Glenda Young: Are Sagas A Feminist Issue?
14 June 2019
Today, we welcome Glenda Young to the blog to tell us about her new book, The Tuppenny Child now available in hardback, audio and ebook. The paperback will be released in October. This is Glenda’s second novel, following on from her debut Belle of the Back Streets. A third novel Pearl of Pit Lane is released in hardback, audio and ebook in November 2019.
The Tuppenny Child is my second novel set in the northeast coalmining village of Ryhope, in 1919. It’s got a fantastic heroine at its core, who arrives in Ryhope with no money, no friends, no family. She is there to find her baby who has been stolen from her. And she’s a kick-ass feminist icon too! She becomes the first woman in the village to wear trousers, to ride a bike, to set up her own business – and all the while she’s searching for her stolen child. Not just that, but she brings down one of the most powerful men in the village while she’s on! It’s a rollercoaster of a ride that includes the fantastic traditional Irish custom of Nollaig na mBan – the Women’s Christmas – done in heartwarming, pit village style! All of my novels are standalone books, not a series, and all are published by Headline.
Thank you, Glenda, if you don’t mind staying with us, I’ve a few questions for you.
The book sounds wonderful and searching for a lost child is an incredibly emotive subject. Could you tell us a little about your inspiration for this?
Ryhope is an incredibly tight-knit community, even more so one hundred years ago. I started by thinking about an outsider coming into the village – who would it be and what would they be running from, or hiding? I decided to centre on a young girl who knows no-one – and she brings a secret with her. She’s searching for her child who has been stolen but where does she even begin to start looking? She has no money, no friends, no job… but she is desperate to get her child back. From there, I send my heroine – Sadie – on a rollercoaster of a ride as she carves out a life for herself in a new village. Sadie is a real go-getter, determined and brave. She’s a feminist icon and I love her!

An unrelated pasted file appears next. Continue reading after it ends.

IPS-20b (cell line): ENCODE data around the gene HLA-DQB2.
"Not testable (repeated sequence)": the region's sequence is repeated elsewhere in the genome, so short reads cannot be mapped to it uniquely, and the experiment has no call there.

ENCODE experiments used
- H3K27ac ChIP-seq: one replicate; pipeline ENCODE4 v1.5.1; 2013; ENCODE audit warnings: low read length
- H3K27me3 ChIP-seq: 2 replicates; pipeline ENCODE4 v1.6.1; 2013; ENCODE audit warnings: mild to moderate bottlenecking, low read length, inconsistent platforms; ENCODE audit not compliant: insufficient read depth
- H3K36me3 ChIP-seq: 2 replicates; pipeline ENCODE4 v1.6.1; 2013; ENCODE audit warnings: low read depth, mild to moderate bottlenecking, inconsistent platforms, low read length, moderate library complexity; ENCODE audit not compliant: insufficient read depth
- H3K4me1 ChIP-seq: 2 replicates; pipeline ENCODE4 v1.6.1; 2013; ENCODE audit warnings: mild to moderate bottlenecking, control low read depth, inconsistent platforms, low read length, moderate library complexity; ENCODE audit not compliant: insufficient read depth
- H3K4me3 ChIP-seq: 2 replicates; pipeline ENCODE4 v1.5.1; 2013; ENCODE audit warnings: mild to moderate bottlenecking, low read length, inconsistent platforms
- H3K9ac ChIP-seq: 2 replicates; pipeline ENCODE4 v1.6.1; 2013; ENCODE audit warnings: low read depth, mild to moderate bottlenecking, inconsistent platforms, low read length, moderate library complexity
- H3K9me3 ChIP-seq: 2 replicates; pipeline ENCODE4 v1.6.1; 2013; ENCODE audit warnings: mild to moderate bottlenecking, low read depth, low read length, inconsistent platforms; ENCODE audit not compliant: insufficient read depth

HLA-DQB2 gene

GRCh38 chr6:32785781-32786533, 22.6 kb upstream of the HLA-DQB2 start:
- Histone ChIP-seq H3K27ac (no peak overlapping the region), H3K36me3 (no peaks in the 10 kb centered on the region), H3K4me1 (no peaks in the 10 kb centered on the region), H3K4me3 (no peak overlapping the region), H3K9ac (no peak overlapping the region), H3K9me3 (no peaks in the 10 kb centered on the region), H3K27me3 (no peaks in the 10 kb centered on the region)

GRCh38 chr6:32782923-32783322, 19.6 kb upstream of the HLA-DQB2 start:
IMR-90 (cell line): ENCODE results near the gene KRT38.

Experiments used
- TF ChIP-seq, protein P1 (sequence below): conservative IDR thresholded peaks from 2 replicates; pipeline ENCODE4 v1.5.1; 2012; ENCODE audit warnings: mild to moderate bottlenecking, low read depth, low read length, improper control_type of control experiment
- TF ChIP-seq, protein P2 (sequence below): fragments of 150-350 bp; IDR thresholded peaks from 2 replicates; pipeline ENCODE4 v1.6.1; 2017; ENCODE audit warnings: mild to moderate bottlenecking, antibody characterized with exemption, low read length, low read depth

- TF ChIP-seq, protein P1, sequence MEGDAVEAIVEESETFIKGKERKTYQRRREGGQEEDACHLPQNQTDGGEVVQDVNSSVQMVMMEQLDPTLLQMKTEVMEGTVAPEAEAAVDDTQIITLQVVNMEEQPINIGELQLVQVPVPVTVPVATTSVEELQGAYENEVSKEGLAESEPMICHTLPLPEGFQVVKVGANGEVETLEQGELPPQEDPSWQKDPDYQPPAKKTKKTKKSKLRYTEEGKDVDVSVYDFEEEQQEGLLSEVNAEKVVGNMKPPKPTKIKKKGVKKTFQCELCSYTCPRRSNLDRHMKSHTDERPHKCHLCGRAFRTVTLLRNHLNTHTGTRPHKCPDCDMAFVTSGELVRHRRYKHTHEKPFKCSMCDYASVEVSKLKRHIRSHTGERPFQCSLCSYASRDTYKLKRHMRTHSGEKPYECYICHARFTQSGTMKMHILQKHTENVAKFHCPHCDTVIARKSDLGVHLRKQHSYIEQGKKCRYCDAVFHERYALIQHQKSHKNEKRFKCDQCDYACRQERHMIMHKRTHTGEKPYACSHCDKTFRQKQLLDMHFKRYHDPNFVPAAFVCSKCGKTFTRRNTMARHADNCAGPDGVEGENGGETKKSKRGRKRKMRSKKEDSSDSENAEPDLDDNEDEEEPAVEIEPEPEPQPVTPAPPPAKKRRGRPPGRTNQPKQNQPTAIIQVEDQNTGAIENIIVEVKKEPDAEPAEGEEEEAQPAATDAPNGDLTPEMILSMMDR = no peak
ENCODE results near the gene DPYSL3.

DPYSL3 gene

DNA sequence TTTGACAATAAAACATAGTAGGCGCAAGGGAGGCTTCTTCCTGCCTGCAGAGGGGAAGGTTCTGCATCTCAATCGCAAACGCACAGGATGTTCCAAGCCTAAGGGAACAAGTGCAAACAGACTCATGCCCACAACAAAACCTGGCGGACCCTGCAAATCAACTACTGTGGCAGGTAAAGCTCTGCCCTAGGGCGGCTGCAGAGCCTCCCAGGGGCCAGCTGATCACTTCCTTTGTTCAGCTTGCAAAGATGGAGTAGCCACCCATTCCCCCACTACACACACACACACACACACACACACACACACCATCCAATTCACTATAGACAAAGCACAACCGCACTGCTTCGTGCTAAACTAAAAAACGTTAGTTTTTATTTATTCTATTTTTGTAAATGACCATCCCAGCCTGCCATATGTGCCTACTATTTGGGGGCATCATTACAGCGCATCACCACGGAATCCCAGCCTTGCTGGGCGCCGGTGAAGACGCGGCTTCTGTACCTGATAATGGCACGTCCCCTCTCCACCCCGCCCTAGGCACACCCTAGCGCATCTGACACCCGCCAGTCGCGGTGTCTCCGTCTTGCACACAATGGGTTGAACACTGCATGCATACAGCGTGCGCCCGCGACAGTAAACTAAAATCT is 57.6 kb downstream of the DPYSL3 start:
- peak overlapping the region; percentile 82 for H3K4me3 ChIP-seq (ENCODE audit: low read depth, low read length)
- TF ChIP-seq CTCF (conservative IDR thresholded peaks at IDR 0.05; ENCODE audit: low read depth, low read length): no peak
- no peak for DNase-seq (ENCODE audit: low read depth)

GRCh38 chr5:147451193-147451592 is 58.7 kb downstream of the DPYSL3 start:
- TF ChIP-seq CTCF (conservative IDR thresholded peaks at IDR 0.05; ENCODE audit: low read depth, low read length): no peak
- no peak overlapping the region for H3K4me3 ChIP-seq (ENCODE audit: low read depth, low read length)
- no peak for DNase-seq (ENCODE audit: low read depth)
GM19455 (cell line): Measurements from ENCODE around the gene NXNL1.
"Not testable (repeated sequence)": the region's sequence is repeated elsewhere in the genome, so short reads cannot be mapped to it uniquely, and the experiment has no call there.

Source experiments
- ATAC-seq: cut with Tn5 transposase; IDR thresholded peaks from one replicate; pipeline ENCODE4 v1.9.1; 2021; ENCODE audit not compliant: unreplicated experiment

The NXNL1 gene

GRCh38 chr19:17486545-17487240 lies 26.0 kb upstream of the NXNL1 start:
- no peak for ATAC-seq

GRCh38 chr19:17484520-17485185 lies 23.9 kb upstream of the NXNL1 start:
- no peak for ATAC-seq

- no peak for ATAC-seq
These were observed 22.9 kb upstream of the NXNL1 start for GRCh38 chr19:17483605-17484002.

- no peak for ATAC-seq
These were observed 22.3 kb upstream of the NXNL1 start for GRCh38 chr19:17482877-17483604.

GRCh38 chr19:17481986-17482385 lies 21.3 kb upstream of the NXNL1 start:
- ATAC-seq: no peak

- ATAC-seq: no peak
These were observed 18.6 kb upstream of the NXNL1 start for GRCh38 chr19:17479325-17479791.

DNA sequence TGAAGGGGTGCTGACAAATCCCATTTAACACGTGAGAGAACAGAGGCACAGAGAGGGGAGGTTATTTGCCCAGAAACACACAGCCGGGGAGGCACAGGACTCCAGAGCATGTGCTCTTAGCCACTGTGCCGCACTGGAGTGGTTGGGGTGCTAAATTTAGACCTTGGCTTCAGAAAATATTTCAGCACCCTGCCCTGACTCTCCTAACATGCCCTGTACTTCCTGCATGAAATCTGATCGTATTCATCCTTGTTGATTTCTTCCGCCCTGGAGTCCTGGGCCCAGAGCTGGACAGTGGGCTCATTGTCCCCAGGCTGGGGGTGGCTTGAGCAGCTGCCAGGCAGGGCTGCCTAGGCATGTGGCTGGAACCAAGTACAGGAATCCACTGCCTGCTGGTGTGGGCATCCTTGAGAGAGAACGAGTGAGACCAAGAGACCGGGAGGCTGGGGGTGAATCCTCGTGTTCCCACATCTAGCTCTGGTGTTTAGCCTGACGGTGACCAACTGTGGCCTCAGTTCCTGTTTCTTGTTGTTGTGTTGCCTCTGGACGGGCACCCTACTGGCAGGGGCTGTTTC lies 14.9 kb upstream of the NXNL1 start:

Your books are incredibly well researched. How do you approach this? What sources do you find the most useful for the day to day lives of people in this era?
Thank you! I love researching Ryhope as it is the village where I grew up. I still have family there and am part of the Ryhope Heritage Society now, so I visit often. I use as many sources as I can – chatting to people is the most valuable, but also libraries, archives, maps and online sources too. But it’s people’s memories and stories that aren’t written down that are the most interesting part of research, for me.
You have a fascinating writing history, particularly with the Coronation Street blog. Does this kind of writing help inspire your novels?
Without doubt, the world of soap opera inspires the heroines at the core of my novels to be as feisty and strong as I can possibly make them. I’ve written TV tie-in books for ITV Coronation Street and always knew I wanted to create my own fantastic women characters.
You’ve another novel planned for November. Are you able to give us a glimpse of what you have planned after that?
Yes, Pearl of Pit Lane is the third novel with Headline. And… well, all I can say right now is ‘watch this space!’ and you can follow me on Facebook for news as it comes in! I’m at http://www.facebook.com/GlendaYoungAuthor
Thank you again, Glenda, it’s been fascinating talking to you. Good luck with the book!
About the Author:
Glenda Young’s novels are set in the northeast coalmining village of Ryhope, Sunderland and are published with Headline.
Glenda, who graduated from the University of Sunderland with a degree in Journalism, is very proud to be putting the village where she was born on the literary map.
She said: “It’s been emotional delving into the archives, looking at maps and plans of pubs and buildings in Ryhope from 1919. I feel very proud to be writing about my culture and heritage.”
Although these are Glenda’s first published novel, she has already built an impressive reputation as an award-winning short story writer.
She also has an unusual claim to fame – she is the creator of the first ever weekly soap opera Riverside to appear in The People’s Friend, the longest running women’s magazine in the world
Her short fiction has appeared in magazines including Take a Break, My Weekly and The People’s Friend. A life-long fan of the soap opera Coronation Street, Glenda has written TV Tie-In Books for ITV about the show. She is also creator of the Coronation Street Blog, which launched in 2007, and is still going strong. Glenda edits a team of 16 bloggers, reaching the finals of the UK Blog Awards in 2016 and 2018.
Here is where you can keep in touch with Glenda and find her books:
Coronation Street Blog: http://coronationstreetupdates.blogspot.com
About the Interviewer:
Ruby Moone lives in the wilds of Lancashire with her husband and writes historical and contemporary romance. At school, her teachers said that she lived with her head in the clouds and if she didn’t stop daydreaming she would never get anywhere. She never did stop daydreaming, and after years of happily living in the clouds, decided to write the stories down.